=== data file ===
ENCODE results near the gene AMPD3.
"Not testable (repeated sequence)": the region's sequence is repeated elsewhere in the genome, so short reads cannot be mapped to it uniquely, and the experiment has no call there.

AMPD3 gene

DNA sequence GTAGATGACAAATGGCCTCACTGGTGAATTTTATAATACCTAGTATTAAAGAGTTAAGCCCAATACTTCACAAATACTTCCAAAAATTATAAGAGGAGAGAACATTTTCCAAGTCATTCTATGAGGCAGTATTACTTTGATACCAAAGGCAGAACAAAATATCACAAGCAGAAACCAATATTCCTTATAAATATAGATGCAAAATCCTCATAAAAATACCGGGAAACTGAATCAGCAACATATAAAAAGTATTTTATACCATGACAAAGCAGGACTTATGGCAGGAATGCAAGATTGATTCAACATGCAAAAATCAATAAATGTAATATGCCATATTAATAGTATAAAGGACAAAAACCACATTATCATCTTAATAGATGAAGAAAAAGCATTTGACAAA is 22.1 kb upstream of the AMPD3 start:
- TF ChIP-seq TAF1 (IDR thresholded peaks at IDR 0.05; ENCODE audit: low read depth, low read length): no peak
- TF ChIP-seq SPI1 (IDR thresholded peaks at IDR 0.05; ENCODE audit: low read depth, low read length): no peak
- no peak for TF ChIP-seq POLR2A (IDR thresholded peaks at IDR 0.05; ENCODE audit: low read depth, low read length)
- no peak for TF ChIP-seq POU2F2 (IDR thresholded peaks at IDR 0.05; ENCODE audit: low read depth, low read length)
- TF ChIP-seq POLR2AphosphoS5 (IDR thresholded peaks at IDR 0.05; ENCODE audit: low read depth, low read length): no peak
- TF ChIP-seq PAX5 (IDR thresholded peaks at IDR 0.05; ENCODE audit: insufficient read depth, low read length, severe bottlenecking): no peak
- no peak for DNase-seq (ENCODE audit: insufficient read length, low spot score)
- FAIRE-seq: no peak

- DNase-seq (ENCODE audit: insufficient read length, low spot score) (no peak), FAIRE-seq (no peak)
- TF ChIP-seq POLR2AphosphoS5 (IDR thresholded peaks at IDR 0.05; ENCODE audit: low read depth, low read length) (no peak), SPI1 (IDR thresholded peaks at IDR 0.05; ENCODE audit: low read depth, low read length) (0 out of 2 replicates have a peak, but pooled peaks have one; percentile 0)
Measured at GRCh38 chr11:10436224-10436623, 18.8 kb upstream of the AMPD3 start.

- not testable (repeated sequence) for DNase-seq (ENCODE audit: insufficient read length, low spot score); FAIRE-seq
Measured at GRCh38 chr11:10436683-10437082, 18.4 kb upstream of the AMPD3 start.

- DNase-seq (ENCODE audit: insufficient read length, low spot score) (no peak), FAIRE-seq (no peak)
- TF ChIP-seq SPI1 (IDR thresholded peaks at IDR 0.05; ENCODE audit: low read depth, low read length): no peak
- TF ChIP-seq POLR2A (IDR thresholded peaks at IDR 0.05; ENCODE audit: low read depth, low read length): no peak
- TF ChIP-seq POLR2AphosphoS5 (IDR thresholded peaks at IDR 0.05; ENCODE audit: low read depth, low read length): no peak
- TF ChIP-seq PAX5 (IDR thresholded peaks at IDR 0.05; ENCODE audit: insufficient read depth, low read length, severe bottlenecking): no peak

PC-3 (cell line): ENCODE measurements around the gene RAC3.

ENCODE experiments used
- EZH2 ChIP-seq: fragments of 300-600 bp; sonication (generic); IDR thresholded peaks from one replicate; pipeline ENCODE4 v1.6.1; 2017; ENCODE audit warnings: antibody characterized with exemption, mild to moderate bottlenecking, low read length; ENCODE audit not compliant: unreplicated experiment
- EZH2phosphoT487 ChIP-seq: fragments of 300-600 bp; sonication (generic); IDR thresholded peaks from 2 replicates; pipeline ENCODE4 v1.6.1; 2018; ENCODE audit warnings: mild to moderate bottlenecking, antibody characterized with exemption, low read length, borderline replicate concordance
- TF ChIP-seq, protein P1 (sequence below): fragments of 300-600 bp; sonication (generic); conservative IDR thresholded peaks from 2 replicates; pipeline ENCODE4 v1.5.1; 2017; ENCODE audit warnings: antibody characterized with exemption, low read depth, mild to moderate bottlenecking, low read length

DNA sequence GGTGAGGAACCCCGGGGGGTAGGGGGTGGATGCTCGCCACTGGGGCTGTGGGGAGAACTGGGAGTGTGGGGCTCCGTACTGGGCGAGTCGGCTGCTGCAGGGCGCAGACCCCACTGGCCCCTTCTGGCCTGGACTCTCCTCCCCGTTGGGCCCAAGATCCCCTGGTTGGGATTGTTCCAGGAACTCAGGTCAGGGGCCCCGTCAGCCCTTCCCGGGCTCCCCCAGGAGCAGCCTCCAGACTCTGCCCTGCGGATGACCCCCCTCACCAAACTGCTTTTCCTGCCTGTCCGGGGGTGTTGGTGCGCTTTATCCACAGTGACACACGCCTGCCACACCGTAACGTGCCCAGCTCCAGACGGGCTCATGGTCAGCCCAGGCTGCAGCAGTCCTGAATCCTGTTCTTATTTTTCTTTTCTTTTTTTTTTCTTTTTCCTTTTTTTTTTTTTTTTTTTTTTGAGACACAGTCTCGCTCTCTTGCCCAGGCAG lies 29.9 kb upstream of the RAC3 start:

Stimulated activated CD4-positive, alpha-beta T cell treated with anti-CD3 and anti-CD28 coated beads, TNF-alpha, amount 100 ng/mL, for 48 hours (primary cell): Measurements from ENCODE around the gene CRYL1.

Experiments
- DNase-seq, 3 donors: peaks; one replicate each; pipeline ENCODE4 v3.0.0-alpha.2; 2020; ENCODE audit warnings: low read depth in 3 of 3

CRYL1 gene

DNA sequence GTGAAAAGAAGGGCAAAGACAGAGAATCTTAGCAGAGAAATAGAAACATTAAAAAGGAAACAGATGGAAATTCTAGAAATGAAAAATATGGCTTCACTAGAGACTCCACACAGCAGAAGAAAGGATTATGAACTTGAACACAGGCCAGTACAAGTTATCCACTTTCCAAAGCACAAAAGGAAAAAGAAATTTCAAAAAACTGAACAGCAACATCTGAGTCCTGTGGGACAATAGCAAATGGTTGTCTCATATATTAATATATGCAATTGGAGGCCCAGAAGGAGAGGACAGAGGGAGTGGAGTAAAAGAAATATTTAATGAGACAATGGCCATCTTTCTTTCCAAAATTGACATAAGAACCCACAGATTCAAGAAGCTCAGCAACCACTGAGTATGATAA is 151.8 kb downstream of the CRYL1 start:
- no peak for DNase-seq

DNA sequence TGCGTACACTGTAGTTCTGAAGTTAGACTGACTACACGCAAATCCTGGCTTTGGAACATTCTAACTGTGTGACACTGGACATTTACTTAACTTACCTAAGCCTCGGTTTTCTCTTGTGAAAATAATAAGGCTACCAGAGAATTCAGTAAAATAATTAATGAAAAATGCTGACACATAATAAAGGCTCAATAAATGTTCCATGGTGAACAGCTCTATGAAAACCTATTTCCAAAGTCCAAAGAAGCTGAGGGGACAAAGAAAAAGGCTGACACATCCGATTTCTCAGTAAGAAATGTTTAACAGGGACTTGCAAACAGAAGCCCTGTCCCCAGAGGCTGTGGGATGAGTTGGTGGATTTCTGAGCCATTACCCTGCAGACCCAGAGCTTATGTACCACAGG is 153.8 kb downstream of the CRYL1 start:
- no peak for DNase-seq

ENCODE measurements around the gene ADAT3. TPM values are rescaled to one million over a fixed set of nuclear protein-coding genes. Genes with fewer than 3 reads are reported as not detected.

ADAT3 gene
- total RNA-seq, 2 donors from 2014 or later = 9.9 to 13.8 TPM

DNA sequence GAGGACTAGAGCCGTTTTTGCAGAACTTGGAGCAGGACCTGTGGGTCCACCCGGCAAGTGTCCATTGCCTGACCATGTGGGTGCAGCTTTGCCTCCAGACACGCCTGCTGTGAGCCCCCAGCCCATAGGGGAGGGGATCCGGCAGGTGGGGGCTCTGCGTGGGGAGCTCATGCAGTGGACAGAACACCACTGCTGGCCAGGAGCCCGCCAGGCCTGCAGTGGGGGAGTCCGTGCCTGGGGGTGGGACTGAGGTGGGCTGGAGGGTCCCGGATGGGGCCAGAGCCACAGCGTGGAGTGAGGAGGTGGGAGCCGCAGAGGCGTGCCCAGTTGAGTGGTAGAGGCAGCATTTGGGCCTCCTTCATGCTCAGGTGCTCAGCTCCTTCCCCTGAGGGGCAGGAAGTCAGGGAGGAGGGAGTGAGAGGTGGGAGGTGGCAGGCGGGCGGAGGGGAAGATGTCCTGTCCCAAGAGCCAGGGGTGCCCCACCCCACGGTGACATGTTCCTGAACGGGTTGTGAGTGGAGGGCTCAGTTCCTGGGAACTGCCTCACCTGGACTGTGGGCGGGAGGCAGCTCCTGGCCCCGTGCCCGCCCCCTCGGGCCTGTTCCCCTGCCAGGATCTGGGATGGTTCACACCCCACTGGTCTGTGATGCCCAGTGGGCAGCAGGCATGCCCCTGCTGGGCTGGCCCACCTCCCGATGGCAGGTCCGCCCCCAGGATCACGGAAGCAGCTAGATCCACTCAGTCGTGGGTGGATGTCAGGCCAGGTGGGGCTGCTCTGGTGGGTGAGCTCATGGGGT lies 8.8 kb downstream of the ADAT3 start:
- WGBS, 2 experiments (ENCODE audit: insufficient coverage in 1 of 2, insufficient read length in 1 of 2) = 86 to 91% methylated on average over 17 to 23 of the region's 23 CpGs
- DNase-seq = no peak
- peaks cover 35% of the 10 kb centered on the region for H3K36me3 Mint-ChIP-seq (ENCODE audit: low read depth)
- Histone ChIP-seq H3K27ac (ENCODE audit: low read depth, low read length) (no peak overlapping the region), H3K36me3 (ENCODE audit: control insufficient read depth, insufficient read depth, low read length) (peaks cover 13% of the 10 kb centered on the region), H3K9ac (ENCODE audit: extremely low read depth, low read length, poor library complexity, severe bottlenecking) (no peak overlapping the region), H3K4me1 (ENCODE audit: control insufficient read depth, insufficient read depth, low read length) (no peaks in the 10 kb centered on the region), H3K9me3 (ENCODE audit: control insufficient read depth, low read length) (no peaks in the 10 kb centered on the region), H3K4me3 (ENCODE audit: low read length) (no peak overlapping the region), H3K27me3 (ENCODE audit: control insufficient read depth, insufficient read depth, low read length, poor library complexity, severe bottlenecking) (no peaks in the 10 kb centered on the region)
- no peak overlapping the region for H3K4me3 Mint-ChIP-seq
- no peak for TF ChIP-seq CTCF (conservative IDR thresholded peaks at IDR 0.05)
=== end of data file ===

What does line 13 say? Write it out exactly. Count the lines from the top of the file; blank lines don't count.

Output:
- DNase-seq (ENCODE audit: insufficient read length, low spot score) (no peak), FAIRE-seq (no peak)